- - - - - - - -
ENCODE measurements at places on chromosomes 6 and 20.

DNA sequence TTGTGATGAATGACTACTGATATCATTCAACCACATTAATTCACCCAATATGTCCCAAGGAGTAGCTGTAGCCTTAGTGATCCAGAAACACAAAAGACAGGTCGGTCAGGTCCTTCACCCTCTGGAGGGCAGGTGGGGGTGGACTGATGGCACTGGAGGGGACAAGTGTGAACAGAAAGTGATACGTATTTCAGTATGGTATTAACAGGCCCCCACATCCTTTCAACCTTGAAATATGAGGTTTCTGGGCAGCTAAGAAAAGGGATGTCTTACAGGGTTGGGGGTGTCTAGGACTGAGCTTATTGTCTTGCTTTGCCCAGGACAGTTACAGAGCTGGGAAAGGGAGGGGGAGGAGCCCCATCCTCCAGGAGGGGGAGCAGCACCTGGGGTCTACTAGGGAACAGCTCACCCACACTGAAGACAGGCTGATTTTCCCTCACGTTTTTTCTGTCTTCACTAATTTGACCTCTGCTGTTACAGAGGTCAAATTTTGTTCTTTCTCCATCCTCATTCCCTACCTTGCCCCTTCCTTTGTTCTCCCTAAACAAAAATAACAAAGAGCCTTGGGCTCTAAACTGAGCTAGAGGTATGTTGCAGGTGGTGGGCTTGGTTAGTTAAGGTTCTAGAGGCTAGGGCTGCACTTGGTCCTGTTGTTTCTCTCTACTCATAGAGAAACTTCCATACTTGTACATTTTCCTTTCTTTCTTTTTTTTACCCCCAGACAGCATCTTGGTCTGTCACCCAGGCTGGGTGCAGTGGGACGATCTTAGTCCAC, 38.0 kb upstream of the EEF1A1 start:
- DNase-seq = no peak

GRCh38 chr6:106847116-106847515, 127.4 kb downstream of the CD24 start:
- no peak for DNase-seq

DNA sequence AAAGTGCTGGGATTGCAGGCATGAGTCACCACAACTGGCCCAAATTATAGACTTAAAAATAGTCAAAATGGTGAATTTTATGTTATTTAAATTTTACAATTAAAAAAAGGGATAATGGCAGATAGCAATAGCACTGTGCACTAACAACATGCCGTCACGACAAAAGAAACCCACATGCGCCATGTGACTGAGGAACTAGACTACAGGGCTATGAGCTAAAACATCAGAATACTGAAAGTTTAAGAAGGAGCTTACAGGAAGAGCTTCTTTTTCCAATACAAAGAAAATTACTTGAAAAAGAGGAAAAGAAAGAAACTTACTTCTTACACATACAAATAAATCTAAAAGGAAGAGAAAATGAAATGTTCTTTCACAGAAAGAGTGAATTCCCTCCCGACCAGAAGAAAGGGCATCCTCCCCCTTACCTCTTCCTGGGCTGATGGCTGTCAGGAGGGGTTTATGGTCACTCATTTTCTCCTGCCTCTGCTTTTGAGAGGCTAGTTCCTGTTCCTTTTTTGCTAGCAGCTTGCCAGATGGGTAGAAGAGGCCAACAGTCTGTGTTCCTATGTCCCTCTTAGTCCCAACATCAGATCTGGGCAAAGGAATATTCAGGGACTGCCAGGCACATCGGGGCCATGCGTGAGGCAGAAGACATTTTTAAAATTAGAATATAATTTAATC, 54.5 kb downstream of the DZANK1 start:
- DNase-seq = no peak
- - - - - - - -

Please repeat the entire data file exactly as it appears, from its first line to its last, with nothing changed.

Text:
ENCODE measurements at places on chromosomes 6 and 20.

DNA sequence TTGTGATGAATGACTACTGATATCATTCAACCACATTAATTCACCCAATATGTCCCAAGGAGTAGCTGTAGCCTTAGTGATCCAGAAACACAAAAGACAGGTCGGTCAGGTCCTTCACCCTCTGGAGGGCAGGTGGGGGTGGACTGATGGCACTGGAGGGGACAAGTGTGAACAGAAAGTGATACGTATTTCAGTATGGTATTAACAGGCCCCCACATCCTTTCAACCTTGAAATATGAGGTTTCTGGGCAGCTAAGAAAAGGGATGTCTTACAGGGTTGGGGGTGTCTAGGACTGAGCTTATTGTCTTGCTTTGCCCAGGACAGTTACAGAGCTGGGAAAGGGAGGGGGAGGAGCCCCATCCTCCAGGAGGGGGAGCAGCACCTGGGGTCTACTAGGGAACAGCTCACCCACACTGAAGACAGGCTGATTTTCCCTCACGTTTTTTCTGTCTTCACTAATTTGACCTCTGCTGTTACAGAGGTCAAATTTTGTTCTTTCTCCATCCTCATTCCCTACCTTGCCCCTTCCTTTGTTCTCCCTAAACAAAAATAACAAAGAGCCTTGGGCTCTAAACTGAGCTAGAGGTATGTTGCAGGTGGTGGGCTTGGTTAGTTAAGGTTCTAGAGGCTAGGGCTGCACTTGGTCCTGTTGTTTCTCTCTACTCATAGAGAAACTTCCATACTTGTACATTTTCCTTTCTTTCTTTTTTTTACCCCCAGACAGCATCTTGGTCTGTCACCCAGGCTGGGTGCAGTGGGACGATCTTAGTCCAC, 38.0 kb upstream of the EEF1A1 start:
- DNase-seq = no peak

GRCh38 chr6:106847116-106847515, 127.4 kb downstream of the CD24 start:
- no peak for DNase-seq

DNA sequence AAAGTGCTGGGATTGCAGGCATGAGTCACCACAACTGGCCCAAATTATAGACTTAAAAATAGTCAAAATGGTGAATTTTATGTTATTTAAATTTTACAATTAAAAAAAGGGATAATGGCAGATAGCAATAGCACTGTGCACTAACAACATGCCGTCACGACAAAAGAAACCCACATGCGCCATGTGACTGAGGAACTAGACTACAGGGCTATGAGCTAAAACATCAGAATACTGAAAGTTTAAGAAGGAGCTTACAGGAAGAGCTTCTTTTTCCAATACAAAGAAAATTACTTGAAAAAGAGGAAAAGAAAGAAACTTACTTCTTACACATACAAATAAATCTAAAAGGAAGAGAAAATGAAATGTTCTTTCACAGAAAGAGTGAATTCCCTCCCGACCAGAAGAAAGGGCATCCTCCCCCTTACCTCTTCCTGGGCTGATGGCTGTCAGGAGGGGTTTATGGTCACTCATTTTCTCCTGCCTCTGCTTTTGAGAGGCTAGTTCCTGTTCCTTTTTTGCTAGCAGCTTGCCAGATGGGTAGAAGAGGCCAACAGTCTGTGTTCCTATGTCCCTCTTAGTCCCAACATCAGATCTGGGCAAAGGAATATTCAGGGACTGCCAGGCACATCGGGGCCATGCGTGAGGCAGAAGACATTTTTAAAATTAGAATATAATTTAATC, 54.5 kb downstream of the DZANK1 start:
- DNase-seq = no peak